Sunday profile: GSHS sprinter Gavin Olson chases school history
A competitive environment breeds success, and that success is something Glenwood Springs High School senior sprinter Gavin Olson has been chasing for four years.
As a standout in the 100m, 200m, and 400m dashes, Olson is attempting to become the first Glenwood Springs male track and field athlete to qualify for the state track meet in all three events.
Amy Feinsinger was the only Glenwood Springs female track and field athlete to accomplish that feat when she qualified in all three and won the state championship in each race in 1994.
Now, Olson — ever the competitor — is attempting to get the boys on the board.
Currently, Olson is qualified for the state meet at JeffCo Stadium, May 16-18, in the 200m dash, but he’s just outside of the top 16 in the 100m and 400m with two meets to go. Achieving his goals are right there in front of him; now it’s time to see all of that hard work pays off.
“It would mean so much to me to qualify for all three events,” said Olson prior to a recent practice at Stubler Memorial Field in Glenwood.
“I’m really confident that I can do this; my times should drop this weekend,” he said. “I would just be so proud of myself if I can accomplish my goals, especially after everything I went through in the winter. Knowing all of that hard work would all pay off would be incredible.”
Olson’s senior year has been one of personal ups and downs. The sprinter came off of a terrific season in football in the fall and looked to build into his senior campaign in track under veteran head coach Blake Risner. However, an illness sidelined Olsen for two months, knocking him off of his training regimen while putting his final track season in jeopardy.
back on track
After a sophomore and junior season that ended in injuries at the state track meet, the possibility of missing his senior season due to an illness was mentally draining for the Glenwood senior.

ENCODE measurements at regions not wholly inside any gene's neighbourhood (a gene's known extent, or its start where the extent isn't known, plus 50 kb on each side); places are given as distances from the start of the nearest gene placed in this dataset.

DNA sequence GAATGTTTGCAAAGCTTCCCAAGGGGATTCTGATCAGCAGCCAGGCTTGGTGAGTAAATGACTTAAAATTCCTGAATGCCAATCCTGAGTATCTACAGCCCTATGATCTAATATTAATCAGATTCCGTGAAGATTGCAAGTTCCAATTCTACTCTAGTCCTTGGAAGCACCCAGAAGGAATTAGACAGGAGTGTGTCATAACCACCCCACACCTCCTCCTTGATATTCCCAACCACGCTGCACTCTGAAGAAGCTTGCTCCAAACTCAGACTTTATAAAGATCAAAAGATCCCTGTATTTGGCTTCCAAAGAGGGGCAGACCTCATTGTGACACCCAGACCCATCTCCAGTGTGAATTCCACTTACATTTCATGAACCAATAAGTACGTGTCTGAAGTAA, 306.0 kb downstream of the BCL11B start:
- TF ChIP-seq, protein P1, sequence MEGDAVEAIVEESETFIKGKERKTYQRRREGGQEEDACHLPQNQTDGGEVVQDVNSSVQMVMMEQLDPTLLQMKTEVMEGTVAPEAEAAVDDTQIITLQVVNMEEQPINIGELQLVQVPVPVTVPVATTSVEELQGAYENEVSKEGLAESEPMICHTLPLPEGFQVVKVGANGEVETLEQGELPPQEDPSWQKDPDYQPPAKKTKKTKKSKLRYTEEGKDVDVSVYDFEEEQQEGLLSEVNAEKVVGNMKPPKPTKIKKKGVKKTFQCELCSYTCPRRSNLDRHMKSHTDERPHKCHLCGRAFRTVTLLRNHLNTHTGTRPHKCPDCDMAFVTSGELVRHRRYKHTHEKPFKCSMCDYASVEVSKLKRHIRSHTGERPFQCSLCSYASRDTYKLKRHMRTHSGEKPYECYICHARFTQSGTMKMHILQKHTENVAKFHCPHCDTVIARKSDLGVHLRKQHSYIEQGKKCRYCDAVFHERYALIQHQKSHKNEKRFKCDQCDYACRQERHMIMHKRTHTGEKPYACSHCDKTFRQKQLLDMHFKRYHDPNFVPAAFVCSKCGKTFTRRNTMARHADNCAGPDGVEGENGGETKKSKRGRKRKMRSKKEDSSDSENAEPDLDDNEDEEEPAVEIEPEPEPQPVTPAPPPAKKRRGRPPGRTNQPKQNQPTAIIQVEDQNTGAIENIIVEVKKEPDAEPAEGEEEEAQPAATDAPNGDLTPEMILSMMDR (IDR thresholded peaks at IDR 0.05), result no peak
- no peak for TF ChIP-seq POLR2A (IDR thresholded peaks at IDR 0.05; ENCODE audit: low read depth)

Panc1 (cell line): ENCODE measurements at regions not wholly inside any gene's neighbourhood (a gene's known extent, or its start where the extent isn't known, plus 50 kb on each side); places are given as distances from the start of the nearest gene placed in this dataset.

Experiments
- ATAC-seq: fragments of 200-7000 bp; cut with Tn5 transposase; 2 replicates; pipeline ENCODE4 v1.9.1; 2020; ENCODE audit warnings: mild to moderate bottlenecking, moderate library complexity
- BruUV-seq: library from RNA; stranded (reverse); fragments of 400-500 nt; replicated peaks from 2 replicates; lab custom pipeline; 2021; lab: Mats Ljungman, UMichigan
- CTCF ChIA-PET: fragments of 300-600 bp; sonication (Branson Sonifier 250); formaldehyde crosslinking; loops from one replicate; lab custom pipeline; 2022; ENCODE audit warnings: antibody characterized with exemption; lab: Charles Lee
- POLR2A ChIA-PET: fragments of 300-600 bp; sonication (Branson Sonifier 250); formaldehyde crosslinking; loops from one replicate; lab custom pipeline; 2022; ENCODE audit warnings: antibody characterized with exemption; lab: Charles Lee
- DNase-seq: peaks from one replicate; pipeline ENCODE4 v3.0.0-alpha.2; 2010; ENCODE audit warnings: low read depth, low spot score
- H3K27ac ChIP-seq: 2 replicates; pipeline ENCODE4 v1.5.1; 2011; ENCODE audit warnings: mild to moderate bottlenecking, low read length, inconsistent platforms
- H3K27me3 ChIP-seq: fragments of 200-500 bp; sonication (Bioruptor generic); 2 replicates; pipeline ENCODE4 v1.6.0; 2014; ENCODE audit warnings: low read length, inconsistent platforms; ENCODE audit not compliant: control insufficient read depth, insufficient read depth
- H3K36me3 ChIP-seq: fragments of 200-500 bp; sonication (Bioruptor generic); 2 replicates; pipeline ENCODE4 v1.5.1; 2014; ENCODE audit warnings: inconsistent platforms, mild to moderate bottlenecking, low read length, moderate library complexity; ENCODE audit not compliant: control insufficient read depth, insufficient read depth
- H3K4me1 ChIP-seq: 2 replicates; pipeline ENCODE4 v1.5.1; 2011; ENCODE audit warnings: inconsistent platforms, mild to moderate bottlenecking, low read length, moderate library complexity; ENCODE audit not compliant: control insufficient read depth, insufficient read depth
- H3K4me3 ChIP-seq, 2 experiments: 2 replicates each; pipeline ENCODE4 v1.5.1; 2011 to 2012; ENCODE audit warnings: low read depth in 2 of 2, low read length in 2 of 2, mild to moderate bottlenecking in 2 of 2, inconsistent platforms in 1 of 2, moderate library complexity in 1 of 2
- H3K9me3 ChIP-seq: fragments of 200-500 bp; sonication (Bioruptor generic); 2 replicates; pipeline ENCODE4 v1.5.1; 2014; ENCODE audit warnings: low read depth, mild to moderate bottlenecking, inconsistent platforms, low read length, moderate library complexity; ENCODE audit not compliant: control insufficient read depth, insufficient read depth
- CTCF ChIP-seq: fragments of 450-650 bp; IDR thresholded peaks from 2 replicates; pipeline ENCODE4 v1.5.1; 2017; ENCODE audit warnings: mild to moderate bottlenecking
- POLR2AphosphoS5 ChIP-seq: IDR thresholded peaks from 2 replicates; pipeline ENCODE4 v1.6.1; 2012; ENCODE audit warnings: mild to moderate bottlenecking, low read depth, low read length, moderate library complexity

But Olson stayed positive and hoped for the best, which eventually allowed him to return in mid-March. It happened to be a blessing in disguise for the Glenwood product.
In recent years, Olson had a heavy workload for the Demons under Risner, which often resulted in him being bogged down physically by the end of the season. The illness, though, helped Olson stay relatively fresh throughout the long track season, which has allowed him to start peaking in his performances in early May, whereas others in the state have seemingly already peaked.
In a sense, Olson has fresh legs. That can be a problem for state athletes in Colorado at the 4A level.
“I’m still building into who I am,” added Olson. “I still have a little bit to go, but I’m feeling good. Usually, I’m pretty tired at this point in the year, but my legs are feeling great right now, so I’m pretty excited about what’s to come.”
Last year, Olson qualified for the state meet in the 200m and 400m, but had to pull out of the meet due to a hip injury.
Knowing that one of his top sprinters had to sit on the sidelines for the state meet after a year filled with hard work and a number of intense races really bothered Risner all summer long. The plan coming into the season was to take some of the workload off of Olson’s shoulders, but the injury did that for him, in a sense, allowing the Demons to bring along their star sprinter slowly.
“We had to take a much slower progression with him this season,” said Risner. “We had to watch very carefully how many intervals he was doing in training, and at the same time monitoring how many races we were letting him do at meets. The fortunate side is that he didn’t overdo it this season. I think his body is in really good shape and he’s ready to really go after these goals.”
leader by example
Those goals were born out of sheer competitiveness and the ultimate goal to be the best he could possibly be.